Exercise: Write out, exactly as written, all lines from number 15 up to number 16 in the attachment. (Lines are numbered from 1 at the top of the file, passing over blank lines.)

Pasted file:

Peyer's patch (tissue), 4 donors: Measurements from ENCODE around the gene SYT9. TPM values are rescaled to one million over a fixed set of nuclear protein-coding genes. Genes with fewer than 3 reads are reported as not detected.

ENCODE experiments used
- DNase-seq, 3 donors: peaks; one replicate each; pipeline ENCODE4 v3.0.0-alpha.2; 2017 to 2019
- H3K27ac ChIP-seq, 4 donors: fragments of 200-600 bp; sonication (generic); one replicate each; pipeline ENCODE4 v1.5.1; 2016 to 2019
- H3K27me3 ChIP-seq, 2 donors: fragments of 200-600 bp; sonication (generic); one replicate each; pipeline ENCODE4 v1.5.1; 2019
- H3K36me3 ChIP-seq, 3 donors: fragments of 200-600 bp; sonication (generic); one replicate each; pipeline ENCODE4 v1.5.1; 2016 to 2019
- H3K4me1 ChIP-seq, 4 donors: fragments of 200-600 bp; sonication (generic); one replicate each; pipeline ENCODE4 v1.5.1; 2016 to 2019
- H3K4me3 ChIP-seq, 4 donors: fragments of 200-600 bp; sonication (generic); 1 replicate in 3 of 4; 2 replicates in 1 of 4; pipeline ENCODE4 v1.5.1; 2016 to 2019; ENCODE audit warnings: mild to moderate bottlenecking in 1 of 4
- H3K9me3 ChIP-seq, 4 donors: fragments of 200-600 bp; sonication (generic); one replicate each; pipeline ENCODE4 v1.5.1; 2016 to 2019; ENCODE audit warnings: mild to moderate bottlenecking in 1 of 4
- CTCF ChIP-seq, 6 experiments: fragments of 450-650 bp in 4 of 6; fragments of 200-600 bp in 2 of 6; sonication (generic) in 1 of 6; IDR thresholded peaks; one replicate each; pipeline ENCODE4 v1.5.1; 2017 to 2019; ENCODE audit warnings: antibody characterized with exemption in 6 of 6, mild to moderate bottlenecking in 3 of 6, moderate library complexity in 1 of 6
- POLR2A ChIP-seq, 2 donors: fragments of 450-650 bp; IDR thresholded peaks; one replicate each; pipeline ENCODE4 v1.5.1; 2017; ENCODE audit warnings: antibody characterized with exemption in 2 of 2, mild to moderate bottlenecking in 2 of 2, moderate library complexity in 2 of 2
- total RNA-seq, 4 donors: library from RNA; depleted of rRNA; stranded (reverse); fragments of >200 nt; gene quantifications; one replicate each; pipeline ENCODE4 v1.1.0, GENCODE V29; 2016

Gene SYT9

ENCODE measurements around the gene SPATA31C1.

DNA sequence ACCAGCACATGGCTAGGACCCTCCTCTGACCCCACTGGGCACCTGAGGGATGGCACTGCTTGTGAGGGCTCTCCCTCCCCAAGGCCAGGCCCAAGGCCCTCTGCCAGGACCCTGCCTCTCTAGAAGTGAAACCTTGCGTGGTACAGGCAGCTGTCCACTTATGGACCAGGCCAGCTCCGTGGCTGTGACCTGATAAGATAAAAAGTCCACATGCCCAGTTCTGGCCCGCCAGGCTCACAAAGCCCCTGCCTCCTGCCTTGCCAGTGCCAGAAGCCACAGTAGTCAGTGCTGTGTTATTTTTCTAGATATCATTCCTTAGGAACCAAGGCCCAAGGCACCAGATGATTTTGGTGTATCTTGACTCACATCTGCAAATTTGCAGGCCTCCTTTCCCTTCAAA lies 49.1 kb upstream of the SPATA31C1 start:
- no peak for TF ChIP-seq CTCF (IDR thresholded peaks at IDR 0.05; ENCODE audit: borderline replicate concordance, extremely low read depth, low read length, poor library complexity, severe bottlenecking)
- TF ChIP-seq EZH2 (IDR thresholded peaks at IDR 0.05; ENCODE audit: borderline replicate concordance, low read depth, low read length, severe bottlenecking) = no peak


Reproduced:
DNA sequence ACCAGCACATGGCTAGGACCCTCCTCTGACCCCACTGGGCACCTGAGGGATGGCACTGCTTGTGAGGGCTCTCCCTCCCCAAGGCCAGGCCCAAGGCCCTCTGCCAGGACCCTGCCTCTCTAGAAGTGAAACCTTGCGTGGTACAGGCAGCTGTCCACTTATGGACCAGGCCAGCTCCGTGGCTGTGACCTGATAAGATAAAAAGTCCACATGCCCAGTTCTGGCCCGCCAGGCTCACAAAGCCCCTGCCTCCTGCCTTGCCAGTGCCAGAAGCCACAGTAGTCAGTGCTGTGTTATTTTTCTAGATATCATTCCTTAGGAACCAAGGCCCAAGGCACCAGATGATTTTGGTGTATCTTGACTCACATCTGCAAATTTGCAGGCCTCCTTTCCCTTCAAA lies 49.1 kb upstream of the SPATA31C1 start:
- no peak for TF ChIP-seq CTCF (IDR thresholded peaks at IDR 0.05; ENCODE audit: borderline replicate concordance, extremely low read depth, low read length, poor library complexity, severe bottlenecking)